- Excellent all year round for barramundi and other fishing
- Swimming spots ideal for the family
- Enjoy a picnic or barbecue
- Lunch at Kalinda Café on the deck and enjoy the views
- Hire a houseboat, BBQ boat or fishing charter, or stay at the caravan
- Watersports: go sailing, canoeing or skiing
- Photograph the wildlife or go bird-watching (over 200 bird species or around
25% of Australia’s bird species can be found in the region).
at full height of 40m above sea level, total capacity is 777,000 megalitres which is about 1.4 Sydney Harbours. Because of fluctuating water
levels, boat users of the lake should be aware that submerged hazards exist. The
waters of Lake Awoonga are controlled by Queensland Boating and Fisheries Patrol
and Queensland Water Police under the Transport Operations (Marine Safety) Act,
enforced to prevent potentially dangerous or annoying activities. The onus for
safety is on the owner and master of a vessel. Maps of the lake are available
from Kalinda Café, Lake Awoonga Caravan Park kiosk or the boathouse near Kalinda
Approximately 300,000 fish are released each year including 200,000
barramundi, 100,000 mullet and some mangrove jack. By early 2006 a total of over
2.8 million fish had been released into Lake Awoonga including 2.6 million
barramundi, 470,000 sea mullet and 13,000 mangrove jack. (These fish were bred
at Gladstone Area Water Board’s Fish Hatchery facility.)
Barramundi – no closed season for Lake Awoonga but seasonal limits apply:
Open: 1st Feb - 31st Oct
CLOSED: 1st Nov - 31st Jan
58cm min. / 120 cm max
58 cm minimum
Five (one of which can be greater than 120 cm)
One of which can be greater than 120 cm
Only one and can be over 120 cm
No special tagging required
Sea mullet – minimum 30 cm / no maximum
Mangrove Jack – minimum 35 cm / no maximum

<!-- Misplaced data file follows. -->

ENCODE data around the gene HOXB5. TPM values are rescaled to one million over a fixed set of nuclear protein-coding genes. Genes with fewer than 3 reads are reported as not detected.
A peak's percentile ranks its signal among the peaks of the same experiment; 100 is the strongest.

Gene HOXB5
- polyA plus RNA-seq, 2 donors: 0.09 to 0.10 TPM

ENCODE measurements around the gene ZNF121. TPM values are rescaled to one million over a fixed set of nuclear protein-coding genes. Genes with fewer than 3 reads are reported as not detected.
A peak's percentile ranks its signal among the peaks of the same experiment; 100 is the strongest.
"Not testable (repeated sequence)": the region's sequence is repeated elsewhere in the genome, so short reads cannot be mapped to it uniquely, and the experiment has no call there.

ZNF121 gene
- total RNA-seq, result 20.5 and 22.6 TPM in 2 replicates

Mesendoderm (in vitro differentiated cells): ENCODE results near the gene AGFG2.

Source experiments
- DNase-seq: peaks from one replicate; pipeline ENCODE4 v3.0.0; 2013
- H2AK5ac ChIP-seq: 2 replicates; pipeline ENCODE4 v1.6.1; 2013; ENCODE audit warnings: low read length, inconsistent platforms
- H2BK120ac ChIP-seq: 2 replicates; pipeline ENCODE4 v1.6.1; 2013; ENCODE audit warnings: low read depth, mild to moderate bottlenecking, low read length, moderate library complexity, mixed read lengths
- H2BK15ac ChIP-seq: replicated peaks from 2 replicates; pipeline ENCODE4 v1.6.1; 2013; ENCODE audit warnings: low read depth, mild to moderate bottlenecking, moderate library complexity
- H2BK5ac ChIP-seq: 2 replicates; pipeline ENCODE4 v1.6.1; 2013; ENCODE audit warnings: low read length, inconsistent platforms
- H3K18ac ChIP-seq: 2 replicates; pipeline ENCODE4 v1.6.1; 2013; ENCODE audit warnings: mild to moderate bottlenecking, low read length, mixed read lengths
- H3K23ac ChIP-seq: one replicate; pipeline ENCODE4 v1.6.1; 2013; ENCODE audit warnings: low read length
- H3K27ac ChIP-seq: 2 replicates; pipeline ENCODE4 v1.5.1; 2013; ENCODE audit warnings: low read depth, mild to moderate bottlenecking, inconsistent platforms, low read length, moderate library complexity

Other Fish – DPI&F fishing regulations govern capture of other species
Catch Records by August 2007:
Barramundi – 33.3 kg (122 cm approx.)
Mangrove jack– 4.5 kg approx (61 cm)
Sea Mullet– 4 kg (80 cm approx)
- Sea Mullet
- Mangrove Jack
- Bony Bream
- Snub-nosed Garfish
- Long-finned Eel
- Eel-tailed Catfish
- Banded Grunter
- Mouth Almighty
- Spangled Perch
- Forktail Catfish
Camping is permitted at only two places on Lake Awoonga (1) the Lake Awoonga
Caravan Park in the main recreation area, and (2) the Boynedale Bush Camp.
||Lake Awoonga Caravan Park: Provides full caravan park facilities including
showers/toilets etc. For more information on the Lake Awoonga Caravan Park and
to make bookings, please Phone: (07) 4975 0155.
Directions: the Lake Awoonga Recreation Area is located about 20 minutes drive
from Gladstone, via Benaraby off the Bruce Highway. If traveling north, just
before the intersection to Gladstone, there is a turn-off on the left.
||Boynedale Bush Camp: Boynedale Bush Camp is a basic bush camping facility,
providing a composting toilet, fire rings, wheelie bins, picnic tables and
shelters. Campers are permitted to stay for up to seven days, and sites are on a
“first come – first served” basis. Basic boat access for boats is provided
Note the following:
1. There is NO potable water - visitors must bring their own water
2. Access roads are unsealed and may become slippery or boggy
during wet weather.
3. Visitors are discouraged from bringing pets to the area
as Lake Awoonga is a wildlife sanctuary. Small dogs may be allowed at the
Boynedale bush camp, but must be kept strictly under control at all times.
There is no electricity supply.
Directions: Turn onto Gladstone-Monto Road just west of Calliope, Central
Queensland and drive for 26 km – watch for signs for the site on the left. Turn
onto dirt road, then drive 1.9 km to the camping area.
Awoonga recreation area gates are opened at 7am and closed at 8 pm, but the
waters of Lake Awoonga are open 24 hours a day. The recreation area is open 365
days a year.
The waters of Lake Awoonga are governed by Maritime Safety laws and recreation
users are advised to follow all relevant rules and regulations and to read the
signs at the lake which provide further details about speed limits etc.
Source: Gladstone Area
Water Board (GAWB)